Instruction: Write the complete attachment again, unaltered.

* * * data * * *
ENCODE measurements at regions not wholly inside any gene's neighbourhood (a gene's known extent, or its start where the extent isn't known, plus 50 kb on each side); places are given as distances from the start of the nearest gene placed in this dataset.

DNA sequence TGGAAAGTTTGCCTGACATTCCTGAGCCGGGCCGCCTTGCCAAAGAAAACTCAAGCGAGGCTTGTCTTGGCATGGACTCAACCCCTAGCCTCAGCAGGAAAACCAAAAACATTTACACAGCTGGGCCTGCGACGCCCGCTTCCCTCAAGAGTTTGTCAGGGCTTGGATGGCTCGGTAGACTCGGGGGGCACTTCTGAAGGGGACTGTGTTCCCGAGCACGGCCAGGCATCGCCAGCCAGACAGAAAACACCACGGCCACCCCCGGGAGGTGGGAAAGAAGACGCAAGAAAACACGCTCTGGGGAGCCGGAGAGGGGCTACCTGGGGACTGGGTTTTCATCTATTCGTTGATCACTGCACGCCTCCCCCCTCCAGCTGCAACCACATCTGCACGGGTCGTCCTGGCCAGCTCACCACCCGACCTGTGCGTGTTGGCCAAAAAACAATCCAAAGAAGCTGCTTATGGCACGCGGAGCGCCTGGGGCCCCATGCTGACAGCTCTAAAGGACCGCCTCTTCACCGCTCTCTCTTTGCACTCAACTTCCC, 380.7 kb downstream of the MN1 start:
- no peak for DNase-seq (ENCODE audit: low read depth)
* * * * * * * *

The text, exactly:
ENCODE measurements at regions not wholly inside any gene's neighbourhood (a gene's known extent, or its start where the extent isn't known, plus 50 kb on each side); places are given as distances from the start of the nearest gene placed in this dataset.

DNA sequence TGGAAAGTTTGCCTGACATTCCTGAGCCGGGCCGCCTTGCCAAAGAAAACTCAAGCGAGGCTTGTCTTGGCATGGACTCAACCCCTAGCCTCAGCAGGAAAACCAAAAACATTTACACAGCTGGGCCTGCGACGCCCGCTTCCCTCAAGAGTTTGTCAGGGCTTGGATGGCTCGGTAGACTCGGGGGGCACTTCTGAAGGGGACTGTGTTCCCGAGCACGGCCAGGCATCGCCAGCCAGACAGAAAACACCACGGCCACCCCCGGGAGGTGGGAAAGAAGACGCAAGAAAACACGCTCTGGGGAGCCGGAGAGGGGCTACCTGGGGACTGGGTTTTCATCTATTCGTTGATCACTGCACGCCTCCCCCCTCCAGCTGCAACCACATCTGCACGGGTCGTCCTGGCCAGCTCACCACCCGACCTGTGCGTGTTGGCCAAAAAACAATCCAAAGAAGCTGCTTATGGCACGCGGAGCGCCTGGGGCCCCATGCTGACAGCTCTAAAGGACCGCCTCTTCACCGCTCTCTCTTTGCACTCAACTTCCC, 380.7 kb downstream of the MN1 start:
- no peak for DNase-seq (ENCODE audit: low read depth)